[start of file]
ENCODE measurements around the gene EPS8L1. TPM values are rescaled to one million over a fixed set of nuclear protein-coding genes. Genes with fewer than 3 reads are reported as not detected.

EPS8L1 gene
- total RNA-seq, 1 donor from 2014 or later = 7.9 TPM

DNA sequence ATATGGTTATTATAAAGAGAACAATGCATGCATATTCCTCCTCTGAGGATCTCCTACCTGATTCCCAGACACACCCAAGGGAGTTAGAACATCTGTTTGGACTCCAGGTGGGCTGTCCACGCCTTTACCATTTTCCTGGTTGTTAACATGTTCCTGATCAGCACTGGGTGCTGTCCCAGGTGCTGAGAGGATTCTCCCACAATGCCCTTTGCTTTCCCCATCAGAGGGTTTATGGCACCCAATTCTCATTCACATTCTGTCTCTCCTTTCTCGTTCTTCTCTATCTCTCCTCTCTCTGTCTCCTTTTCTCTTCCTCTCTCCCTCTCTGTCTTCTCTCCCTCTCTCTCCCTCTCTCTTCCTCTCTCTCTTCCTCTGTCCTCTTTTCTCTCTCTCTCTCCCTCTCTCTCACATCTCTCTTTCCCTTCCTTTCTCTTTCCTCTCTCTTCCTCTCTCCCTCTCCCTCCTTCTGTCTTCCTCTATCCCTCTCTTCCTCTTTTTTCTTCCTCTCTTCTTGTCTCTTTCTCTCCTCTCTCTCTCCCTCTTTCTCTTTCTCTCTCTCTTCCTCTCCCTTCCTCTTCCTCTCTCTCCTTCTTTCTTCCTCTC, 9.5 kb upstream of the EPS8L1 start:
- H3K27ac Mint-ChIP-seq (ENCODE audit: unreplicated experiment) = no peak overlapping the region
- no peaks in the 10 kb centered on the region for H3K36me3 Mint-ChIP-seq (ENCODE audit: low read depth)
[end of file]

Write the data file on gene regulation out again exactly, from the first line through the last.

ENCODE measurements around the gene EPS8L1. TPM values are rescaled to one million over a fixed set of nuclear protein-coding genes. Genes with fewer than 3 reads are reported as not detected.

EPS8L1 gene
- total RNA-seq, 1 donor from 2014 or later = 7.9 TPM

DNA sequence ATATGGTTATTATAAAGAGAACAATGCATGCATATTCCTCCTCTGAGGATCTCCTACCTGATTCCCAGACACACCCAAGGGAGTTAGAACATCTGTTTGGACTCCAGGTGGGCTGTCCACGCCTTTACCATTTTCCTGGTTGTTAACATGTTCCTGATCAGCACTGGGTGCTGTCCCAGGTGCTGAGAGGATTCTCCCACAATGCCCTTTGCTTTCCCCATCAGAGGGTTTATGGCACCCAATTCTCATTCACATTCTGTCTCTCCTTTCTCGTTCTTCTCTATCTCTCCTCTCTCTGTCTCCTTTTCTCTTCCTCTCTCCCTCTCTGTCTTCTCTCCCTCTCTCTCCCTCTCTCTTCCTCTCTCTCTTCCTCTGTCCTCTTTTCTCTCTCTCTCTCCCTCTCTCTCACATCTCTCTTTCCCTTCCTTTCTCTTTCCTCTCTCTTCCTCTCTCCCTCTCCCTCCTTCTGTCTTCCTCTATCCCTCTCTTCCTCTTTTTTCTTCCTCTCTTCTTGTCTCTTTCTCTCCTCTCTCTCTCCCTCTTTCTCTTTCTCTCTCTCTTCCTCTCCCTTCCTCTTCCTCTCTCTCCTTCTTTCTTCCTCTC, 9.5 kb upstream of the EPS8L1 start:
- H3K27ac Mint-ChIP-seq (ENCODE audit: unreplicated experiment) = no peak overlapping the region
- no peaks in the 10 kb centered on the region for H3K36me3 Mint-ChIP-seq (ENCODE audit: low read depth)